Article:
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This segment provides examples of other middle ear pathology that may be encountered during stapes surgery.
- Ossicular chain fixation
- Facial Nerve Dehiscence
- Stapes surgery
- Tympanic membrane
- Middle ear pathology
Conflict of Interest
The authors declare that they have no conflict of interest.
About this video
- Cameron C. Wick
- First online
- 14 March 2019
- Online ISBN
- Springer, Cham
- Copyright information
- © The Author(s) 2019
In the final segment, I would like to review some possible intraoperative findings that may be encountered when doing stapes surgery. Successful stapes surgery requires precision and a good understanding of the middle ear anatomy. Here are three scenarios that may alter your intraoperative decision making.
The first scenario highlights the importance of palpating the ossicular chain. The incus and the malleus should show mobility while the stapes should be fixed to confirm otosclerosis. Let’s go back to case number two. Here, palpating the malleus and then the incus shows intact mobility. Compare that to case number five where the malleus and the incus are fixed.
It is critical to recognize this fixation early. In this case, the incus and head of malleus were removed. The stapes turned out to be mobile. And the ossicular chain was reconstructed with a partial ossicular replacement prosthesis.
The next scenario to consider is a prolapsed facial nerve. Thankfully, injury to the facial nerve is exceedingly rare in stapes surgery. There are, however, anatomical variations that can put the nerve at risk.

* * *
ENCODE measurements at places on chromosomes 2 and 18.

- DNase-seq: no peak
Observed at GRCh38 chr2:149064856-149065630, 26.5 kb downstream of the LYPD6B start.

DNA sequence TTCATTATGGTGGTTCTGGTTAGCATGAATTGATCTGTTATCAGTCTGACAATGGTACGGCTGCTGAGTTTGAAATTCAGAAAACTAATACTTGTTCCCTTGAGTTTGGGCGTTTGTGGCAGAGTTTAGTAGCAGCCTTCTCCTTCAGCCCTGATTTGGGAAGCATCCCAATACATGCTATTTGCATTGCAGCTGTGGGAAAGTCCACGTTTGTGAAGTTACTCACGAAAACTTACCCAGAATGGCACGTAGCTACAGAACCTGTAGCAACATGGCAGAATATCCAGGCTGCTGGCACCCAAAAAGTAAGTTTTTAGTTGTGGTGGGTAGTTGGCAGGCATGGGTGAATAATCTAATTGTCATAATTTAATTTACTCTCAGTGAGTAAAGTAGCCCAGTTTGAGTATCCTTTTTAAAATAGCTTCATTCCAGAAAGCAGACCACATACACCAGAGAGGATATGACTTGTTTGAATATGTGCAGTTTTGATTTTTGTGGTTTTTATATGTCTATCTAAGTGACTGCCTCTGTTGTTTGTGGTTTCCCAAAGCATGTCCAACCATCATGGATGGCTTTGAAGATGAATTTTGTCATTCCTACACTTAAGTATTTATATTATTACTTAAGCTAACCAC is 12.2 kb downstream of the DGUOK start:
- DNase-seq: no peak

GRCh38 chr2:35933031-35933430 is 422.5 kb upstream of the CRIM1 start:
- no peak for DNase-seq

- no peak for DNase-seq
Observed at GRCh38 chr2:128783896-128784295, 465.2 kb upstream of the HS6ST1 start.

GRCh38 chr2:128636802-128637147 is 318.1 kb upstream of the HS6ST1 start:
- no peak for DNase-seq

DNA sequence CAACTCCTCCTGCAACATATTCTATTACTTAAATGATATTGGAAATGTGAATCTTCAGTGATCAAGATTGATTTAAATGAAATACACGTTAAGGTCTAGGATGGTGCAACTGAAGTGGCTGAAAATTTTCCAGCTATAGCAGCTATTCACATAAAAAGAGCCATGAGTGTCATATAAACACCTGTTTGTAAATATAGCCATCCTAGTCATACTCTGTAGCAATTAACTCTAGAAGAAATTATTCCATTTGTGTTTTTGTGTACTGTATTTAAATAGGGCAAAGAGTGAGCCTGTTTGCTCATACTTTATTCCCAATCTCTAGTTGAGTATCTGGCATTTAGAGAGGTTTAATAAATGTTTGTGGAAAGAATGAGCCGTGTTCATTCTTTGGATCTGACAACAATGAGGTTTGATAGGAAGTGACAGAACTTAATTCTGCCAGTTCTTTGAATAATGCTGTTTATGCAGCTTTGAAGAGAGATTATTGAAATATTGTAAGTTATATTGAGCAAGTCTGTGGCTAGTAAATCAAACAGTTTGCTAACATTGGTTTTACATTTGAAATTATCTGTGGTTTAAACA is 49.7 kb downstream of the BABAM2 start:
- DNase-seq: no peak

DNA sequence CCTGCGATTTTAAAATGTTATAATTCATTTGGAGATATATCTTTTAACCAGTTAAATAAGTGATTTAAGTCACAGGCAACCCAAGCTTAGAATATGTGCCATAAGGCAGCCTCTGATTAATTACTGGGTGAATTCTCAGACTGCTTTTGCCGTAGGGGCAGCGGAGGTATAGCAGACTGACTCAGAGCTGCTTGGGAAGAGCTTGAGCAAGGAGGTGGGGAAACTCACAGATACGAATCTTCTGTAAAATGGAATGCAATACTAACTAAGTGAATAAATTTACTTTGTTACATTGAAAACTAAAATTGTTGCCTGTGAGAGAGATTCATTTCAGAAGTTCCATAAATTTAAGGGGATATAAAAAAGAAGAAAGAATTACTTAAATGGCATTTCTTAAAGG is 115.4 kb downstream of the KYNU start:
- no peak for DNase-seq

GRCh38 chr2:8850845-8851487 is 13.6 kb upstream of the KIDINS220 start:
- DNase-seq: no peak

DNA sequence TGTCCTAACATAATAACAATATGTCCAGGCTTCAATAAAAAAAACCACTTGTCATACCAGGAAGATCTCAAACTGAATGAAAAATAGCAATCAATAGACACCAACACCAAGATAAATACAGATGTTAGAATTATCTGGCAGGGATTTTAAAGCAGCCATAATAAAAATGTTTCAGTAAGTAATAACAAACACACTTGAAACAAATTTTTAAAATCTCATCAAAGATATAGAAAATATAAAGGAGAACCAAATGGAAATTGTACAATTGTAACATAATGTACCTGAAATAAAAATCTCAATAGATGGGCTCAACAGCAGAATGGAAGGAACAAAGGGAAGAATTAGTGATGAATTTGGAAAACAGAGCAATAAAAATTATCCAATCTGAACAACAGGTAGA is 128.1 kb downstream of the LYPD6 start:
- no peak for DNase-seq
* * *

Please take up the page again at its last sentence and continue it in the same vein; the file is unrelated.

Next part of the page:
Let’s take a look at case one. This is a left ear showing normal anatomy. There’s good visualization of the stapes foot plate. The tympanic segment of the facial nerve is not prolapsed and is not obstructing access to the foot plate.
Compare that to this case of a left ear in which the prolapsed facial nerve completely obstructs the stapes foot plate. Performing a stapedotomy in this scenario would put the nerve at risk. And therefore, the case is advised to be aborted.
The final scenario is a persistent stapedial artery. This is a congenital vascular anomaly. The stapedial artery, during development, arises from the second bronchial arch. It should involute but in certain situations, will persist.
If the artery is present, it’ll be seen coursing through the stapes superstructure. The presence of this artery may indicate abnormal intracranial vascularity. Therefore, it is typically advised to not coagulate this artery and to abort a stapedectomy if this is present.
This concludes the videos on otosclerosis, stapedotomy, stapedectomy, and some of the intraoperative findings that you may encounter during stapes surgery. My name is Cameron Wick. I hope you found this series educational and enjoyable.